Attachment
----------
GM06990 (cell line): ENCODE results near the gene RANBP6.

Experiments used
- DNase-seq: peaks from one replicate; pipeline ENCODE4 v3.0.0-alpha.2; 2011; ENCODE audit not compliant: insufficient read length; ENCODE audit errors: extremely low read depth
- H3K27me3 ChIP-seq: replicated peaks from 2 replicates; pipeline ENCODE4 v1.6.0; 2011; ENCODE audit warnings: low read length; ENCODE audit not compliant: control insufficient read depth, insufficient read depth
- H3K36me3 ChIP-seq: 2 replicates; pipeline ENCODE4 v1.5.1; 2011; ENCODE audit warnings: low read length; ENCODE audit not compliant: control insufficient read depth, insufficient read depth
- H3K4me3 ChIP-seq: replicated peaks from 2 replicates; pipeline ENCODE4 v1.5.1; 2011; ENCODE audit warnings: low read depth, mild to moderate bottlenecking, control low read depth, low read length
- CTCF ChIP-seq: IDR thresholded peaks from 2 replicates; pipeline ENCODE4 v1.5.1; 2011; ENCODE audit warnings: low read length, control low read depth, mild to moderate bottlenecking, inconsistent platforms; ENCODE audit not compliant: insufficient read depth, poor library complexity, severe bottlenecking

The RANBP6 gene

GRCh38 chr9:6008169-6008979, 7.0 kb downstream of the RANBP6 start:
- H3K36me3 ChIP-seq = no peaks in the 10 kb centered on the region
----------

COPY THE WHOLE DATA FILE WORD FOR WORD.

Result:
GM06990 (cell line): ENCODE results near the gene RANBP6.

Experiments used
- DNase-seq: peaks from one replicate; pipeline ENCODE4 v3.0.0-alpha.2; 2011; ENCODE audit not compliant: insufficient read length; ENCODE audit errors: extremely low read depth
- H3K27me3 ChIP-seq: replicated peaks from 2 replicates; pipeline ENCODE4 v1.6.0; 2011; ENCODE audit warnings: low read length; ENCODE audit not compliant: control insufficient read depth, insufficient read depth
- H3K36me3 ChIP-seq: 2 replicates; pipeline ENCODE4 v1.5.1; 2011; ENCODE audit warnings: low read length; ENCODE audit not compliant: control insufficient read depth, insufficient read depth
- H3K4me3 ChIP-seq: replicated peaks from 2 replicates; pipeline ENCODE4 v1.5.1; 2011; ENCODE audit warnings: low read depth, mild to moderate bottlenecking, control low read depth, low read length
- CTCF ChIP-seq: IDR thresholded peaks from 2 replicates; pipeline ENCODE4 v1.5.1; 2011; ENCODE audit warnings: low read length, control low read depth, mild to moderate bottlenecking, inconsistent platforms; ENCODE audit not compliant: insufficient read depth, poor library complexity, severe bottlenecking

The RANBP6 gene

GRCh38 chr9:6008169-6008979, 7.0 kb downstream of the RANBP6 start:
- H3K36me3 ChIP-seq = no peaks in the 10 kb centered on the region